Strong competitive intelligence gives you an edge in competing for grant funding. It gives you a greater understanding of how your assets and goals, compared to those of others in the market, can shape your strategy and ultimately, your proposal. Competitive intelligence gathering is not just about research, but about making decisions based on actionable information.
Before you get started, it’s best to determine the information you need to know and how it impacts your work. For instance, maybe you are working on an Alzheimer’s related project — who else is doing work in the field? How can you differentiate yourself from them so you can secure a grant? Remember, positioning your product in the marketplace and in the funding agency’s view is all about demonstrating the differentiation of your product such that is improves the standard of care or state of the art.
One of the biggest aspects of useful competitive intelligence gathering is knowing where to gather it from, and what resources you can use in preparing, analyzing, and applying this information. Read on for our tips and tricks!
What is Competitive Intelligence?
Competitive (or corporate) intelligence refers to the process of gathering information that can help your business gain a competitive advantage, in an ethical way. This might include information on competitors, customers, or other information related to your specific market or industry.
This information can be gathered in a variety of ways, but the goal is always the same- to gain knowledge that will help you make better decisions for your business.
Look at Others’ Work
One way to gain competitive intelligence is by looking into what others in your industry are doing. NIH Reporter is an excellent resource to gather information about what grants have been funded. This search engine can source awards by company/institution; funding agency; year and keyword, among others. Some people are filing Freedom of Information Act requests to see others’ successful grant applications, but there’s also a way to take a look at research studies, both publicly and privately funded. ClinicalTrials.gov is a database of research studies, including a summary of the protocol, the purpose, recruitment status, and eligibility criteria. Some include study results. For researchers, this is useful in seeing what others are doing, how those developments are impacting your field, and what needs remain unmet.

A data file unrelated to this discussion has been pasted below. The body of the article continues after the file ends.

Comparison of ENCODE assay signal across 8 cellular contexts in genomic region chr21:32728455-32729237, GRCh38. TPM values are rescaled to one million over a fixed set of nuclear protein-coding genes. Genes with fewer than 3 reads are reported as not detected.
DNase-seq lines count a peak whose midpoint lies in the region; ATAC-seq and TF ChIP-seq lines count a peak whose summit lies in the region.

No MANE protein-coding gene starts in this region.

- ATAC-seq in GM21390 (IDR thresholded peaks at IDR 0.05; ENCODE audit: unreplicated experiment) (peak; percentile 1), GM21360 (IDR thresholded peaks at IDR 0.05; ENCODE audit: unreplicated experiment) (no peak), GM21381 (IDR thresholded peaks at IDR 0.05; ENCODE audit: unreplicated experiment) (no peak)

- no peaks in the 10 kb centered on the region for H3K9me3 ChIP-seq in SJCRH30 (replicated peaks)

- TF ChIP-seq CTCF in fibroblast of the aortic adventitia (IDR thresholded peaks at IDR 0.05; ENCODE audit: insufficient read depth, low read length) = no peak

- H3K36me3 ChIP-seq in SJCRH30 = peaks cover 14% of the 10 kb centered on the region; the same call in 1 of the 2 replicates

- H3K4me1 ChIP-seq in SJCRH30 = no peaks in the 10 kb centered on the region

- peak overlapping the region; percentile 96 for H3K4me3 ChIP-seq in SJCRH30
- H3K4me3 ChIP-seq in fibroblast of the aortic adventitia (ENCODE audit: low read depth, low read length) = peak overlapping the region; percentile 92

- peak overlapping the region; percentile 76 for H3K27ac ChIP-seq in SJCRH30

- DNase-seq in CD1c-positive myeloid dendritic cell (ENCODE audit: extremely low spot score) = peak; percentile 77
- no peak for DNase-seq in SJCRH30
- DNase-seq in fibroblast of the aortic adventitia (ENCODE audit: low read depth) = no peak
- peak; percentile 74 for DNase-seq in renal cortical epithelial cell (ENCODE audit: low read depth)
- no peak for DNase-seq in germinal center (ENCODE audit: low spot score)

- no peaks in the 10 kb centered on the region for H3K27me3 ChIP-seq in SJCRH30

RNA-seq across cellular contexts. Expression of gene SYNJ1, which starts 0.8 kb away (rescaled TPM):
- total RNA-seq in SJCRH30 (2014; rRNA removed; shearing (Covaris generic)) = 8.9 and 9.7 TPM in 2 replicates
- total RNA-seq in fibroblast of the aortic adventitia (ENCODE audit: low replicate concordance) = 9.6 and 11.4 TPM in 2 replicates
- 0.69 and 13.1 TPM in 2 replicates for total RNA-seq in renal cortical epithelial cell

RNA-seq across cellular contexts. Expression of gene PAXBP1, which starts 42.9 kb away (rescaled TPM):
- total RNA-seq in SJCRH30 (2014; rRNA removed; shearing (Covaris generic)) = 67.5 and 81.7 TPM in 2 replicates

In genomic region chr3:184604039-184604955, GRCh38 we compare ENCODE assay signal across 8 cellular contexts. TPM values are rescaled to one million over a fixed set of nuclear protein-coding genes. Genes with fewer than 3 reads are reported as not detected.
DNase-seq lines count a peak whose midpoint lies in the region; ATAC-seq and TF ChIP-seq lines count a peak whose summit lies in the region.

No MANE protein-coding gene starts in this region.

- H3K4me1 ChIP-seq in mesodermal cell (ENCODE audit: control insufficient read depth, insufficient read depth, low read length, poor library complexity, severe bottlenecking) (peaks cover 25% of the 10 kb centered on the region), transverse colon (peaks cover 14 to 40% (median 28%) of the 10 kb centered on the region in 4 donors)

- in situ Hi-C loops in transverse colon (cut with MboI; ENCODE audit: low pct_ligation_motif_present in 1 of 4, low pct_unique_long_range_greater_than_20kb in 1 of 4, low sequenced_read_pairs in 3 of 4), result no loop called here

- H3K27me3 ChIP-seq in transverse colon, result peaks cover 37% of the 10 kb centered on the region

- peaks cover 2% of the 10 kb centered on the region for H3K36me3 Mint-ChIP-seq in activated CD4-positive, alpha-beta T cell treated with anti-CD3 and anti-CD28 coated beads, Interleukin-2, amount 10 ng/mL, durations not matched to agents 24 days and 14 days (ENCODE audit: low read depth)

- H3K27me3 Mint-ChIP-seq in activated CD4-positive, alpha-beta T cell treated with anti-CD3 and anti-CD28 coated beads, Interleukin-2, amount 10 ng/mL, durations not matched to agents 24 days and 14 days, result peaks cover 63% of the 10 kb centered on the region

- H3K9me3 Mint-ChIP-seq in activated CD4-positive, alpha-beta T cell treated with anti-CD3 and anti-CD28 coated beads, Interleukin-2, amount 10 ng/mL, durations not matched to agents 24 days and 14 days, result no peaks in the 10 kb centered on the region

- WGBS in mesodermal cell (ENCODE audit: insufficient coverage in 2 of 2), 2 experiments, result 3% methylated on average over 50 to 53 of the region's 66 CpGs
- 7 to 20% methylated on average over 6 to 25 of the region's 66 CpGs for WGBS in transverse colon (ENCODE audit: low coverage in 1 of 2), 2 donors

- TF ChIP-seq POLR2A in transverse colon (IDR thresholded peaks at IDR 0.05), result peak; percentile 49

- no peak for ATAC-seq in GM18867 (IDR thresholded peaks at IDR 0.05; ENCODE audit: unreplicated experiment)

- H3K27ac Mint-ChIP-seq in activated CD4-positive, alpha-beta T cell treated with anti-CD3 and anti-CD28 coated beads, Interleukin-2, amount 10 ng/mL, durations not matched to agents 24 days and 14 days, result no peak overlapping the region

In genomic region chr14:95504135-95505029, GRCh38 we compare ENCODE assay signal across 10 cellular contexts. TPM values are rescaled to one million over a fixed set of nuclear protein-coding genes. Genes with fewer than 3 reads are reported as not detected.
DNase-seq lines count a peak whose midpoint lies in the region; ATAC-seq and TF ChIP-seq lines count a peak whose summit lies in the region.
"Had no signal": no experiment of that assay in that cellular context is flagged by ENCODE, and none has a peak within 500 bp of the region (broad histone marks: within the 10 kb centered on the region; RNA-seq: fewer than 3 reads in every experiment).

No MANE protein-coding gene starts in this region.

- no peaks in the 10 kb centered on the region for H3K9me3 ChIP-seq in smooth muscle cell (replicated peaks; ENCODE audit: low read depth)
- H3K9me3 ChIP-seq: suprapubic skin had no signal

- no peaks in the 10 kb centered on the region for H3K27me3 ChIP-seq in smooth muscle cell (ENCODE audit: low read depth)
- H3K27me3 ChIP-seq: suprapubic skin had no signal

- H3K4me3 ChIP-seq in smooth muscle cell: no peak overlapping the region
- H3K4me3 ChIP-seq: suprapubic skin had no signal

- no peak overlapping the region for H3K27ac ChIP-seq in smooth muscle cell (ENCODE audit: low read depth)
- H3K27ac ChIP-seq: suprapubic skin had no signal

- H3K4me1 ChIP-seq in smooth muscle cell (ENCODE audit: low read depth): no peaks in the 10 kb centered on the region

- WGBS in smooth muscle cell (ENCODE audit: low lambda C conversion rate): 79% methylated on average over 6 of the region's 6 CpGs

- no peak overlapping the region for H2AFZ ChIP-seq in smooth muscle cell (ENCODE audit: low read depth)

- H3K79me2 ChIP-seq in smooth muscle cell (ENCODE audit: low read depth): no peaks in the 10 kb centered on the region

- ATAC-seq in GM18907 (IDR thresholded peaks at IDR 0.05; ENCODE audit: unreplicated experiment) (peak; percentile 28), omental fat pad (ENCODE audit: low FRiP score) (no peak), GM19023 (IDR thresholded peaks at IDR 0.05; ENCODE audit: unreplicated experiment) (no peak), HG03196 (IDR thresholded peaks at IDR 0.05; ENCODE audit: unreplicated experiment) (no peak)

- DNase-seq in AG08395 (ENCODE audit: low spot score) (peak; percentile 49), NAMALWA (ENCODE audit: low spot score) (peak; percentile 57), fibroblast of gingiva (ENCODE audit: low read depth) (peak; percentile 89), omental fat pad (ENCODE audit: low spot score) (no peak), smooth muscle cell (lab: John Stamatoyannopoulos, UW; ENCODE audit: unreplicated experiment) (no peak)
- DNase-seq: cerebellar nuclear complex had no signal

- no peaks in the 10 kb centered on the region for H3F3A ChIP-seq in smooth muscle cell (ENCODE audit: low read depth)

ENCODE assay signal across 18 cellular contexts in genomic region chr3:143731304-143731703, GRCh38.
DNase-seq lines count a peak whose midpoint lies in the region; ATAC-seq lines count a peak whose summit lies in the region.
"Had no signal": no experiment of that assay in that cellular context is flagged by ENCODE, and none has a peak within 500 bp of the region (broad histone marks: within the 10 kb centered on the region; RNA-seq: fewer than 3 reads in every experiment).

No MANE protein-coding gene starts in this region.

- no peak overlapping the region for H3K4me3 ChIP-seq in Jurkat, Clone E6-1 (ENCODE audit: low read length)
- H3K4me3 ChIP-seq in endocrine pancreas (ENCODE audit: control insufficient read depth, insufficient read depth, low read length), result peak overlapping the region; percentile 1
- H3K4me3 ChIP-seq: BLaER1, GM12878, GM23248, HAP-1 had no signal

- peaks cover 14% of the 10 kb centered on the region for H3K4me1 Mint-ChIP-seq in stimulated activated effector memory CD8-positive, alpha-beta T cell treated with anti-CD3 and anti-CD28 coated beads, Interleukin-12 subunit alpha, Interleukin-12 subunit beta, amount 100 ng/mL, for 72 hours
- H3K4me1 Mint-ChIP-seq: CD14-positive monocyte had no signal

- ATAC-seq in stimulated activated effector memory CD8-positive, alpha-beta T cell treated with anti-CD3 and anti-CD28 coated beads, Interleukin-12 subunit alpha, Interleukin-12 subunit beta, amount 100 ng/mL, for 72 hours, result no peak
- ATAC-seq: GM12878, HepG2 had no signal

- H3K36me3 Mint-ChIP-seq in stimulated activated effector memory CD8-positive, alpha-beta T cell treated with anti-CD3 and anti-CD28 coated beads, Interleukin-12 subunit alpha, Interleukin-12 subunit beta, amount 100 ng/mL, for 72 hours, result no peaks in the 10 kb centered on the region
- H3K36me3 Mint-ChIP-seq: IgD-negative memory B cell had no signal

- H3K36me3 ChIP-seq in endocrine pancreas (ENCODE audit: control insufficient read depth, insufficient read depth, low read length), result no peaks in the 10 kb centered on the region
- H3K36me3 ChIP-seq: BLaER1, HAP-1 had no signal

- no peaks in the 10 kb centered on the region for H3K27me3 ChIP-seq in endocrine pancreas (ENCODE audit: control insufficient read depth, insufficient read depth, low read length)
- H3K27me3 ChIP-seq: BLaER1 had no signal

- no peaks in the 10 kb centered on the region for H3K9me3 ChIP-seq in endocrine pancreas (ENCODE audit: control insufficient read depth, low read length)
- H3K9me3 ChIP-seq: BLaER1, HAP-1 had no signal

The North Carolina Biotechnology Center is also a good place to look for information, with help from the Life Science Intelligence team, which gives market and scientific insight so companies can make strategic decisions with an advantage. Often times, industry organizations have information on member companies that is accessible to other member organizations.
Building a Story
An obvious place to collect information on a competitor is through that competitor’s website and social activity. Most businesses today have an extensive digital footprint. From the content on their website to the events they post about on LinkedIn, you can start to put together that organization’s story and upcoming activity.
Customer activity can also provide intel that can help you gather information on a competitor. Pay attention to customer reviews and conversations on the web to see what people are saying about your own organization/product and others in your industry. You can even set Google alerts to keep an eye on a certain topic or company.
You can also check out Grant Engine’s list of life science companies organized by state, which includes support organizations and information with a regional focus.